Both organisations commended NEITI for working hard to release prompt reports on the extractive industries, including the one on the Nigerian National Petroleum Corporation (NNPC), which succeeded in drawing the attention of the Nigerian authorities.
“A 2017 policy brief on unremitted funds highlighted more than $20 billion, which the national oil company, the Nigerian National Petroleum Corporation (NNPC), should have contributed to government revenues, highlighting the urgent need for oil sector reform. The brief received widespread attention, generated a national dialogue and caught the attention of decision-makers.
“Another policy brief highlighted the failure of the federal government to adjust the royalty in production-sharing contracts in line with the price of oil and inflation, as provided in the Deep Offshore and Inland Basin Production Sharing Contract Act. The brief contributed to an amendment to the law, which was then enacted eight months later,” they said.
According to the two bodies, stakeholders, across the legislature, presidency and national oil company, have embraced the spirit of transparency and reform inherent in the EITI process, sparking a wider change in the country and driving forward oil sector governance and policy reform.
The World Bank and EITI explained that as a result of progress being made, the Senate Committee on NEITI Reports was established, following the organisation’s presentation of its key findings and remedial issues for legislative action.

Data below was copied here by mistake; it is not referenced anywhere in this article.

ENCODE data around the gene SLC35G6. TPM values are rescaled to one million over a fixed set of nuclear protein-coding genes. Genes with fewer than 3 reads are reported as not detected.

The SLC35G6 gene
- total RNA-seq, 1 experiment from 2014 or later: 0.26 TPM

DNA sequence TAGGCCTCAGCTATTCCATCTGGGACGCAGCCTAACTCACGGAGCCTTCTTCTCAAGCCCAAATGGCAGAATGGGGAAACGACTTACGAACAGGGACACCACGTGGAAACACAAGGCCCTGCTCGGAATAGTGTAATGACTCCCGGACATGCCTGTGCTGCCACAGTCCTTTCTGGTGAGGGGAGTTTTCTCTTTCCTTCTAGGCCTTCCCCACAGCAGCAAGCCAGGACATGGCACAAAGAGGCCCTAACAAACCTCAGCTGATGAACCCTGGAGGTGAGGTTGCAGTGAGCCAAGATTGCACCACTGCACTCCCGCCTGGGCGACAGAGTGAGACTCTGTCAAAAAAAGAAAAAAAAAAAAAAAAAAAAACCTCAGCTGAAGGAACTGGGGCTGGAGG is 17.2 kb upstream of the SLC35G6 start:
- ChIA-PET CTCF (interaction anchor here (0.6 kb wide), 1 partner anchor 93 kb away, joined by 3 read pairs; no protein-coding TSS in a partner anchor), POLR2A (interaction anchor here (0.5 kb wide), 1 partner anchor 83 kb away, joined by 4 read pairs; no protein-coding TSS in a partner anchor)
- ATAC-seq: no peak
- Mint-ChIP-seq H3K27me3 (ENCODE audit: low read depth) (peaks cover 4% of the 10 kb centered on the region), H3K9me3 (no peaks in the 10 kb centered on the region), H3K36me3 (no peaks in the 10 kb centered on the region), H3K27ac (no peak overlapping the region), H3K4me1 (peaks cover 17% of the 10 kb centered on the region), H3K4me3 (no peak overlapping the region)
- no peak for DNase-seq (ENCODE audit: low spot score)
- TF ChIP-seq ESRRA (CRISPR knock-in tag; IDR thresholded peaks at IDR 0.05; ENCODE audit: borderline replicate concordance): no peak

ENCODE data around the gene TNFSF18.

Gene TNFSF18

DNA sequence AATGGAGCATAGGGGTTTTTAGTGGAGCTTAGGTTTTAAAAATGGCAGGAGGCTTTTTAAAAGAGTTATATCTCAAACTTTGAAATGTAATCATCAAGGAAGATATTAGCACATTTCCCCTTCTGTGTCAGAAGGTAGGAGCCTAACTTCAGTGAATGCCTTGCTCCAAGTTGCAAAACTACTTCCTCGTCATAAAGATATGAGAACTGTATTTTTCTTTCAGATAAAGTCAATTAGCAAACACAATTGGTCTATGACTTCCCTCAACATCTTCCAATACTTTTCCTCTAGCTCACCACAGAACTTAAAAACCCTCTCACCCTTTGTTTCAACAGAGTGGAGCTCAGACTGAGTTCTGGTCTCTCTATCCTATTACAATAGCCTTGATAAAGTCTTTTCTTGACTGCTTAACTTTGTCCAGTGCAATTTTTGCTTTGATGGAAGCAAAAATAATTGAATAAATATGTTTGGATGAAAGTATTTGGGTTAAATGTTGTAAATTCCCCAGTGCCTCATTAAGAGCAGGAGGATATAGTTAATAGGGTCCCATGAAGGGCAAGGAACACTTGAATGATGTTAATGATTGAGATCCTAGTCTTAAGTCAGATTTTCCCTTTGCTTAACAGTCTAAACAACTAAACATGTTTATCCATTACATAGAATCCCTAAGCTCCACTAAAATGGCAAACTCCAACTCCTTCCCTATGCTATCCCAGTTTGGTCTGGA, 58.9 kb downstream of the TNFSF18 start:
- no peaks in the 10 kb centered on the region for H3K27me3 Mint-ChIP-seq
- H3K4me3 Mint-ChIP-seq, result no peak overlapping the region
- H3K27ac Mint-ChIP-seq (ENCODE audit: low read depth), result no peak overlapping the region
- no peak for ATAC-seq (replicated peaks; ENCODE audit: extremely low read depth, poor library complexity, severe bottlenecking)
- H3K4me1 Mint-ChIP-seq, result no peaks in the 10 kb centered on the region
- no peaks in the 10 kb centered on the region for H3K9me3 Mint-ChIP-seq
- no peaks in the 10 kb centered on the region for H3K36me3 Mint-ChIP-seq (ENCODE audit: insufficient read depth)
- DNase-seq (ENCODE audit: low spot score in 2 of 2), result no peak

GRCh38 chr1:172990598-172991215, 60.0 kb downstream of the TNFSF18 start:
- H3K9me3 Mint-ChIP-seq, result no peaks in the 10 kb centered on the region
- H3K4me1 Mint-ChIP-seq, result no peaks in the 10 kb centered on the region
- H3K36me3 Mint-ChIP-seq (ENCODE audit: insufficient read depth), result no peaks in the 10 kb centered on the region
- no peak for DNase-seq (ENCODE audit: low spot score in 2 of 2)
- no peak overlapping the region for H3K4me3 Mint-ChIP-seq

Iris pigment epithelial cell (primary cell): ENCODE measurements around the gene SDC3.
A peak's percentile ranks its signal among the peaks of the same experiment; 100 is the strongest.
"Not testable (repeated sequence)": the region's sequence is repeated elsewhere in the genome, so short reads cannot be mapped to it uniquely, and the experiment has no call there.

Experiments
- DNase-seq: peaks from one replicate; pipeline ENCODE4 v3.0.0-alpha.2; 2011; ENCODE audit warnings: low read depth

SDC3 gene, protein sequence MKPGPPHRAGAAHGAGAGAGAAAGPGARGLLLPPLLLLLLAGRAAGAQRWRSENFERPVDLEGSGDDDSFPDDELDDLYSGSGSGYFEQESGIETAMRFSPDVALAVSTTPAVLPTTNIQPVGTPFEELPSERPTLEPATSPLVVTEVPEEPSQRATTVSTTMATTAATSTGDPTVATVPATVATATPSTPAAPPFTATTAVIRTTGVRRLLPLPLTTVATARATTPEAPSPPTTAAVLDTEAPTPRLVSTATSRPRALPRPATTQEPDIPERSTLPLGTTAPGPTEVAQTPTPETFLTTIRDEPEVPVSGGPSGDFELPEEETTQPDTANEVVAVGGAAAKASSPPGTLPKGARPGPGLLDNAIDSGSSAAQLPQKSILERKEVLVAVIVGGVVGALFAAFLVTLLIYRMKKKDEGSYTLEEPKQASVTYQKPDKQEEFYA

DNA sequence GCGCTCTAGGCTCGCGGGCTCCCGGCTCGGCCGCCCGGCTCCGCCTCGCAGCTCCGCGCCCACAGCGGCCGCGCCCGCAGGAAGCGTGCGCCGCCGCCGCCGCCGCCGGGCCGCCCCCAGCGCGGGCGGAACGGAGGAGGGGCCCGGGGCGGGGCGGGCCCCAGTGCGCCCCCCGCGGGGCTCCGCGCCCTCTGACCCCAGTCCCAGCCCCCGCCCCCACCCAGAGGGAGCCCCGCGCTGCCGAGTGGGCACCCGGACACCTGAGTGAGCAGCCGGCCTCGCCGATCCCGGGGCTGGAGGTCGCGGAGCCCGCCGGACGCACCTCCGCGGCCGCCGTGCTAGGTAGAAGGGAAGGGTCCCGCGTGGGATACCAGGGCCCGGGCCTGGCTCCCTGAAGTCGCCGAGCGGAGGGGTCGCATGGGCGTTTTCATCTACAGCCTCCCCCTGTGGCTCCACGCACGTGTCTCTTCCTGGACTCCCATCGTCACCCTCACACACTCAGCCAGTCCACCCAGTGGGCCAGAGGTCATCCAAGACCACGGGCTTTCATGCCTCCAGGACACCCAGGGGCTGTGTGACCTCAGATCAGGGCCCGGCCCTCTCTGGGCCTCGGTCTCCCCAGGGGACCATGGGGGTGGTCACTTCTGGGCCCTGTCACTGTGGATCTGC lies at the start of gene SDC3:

“A joint committee between NEITI and the NNPC was set up. The committee is addressing pending remedial issues relating to public disclosure (involving NNPC and its subsidiaries) and developing time-bound strategies to improve transparency as part of its reform agenda.
“The federal government has now reconstituted the Presidential Committee on Revenue Monitoring and Reconciliation, of which NEITI is a member. The work of the NEITI has set in motion broader transformations across government and the oil industry.
“Such advocacy sets the stage for the people of Nigeria to benefit fully and equitably from the country’s resources at a time when they most need it.
“Nigeria now has the highest number of people lacking electricity access in the world, at a total of 85 million Nigerian citizens. Greater transparency and accountability should contribute to an overall reform process that helps Nigerians gain crucial access to electricity and accelerates the government’s economic recovery and growth plan,” the global bodies said.
DPR Releases Strategic Plan for Oil Industry Survival
The Department of Petroleum Resources (DPR), Nigeria’s oil sector regulator, has released what it described as the strategic plan and policy for the survival and success of the industry post-COVID-19.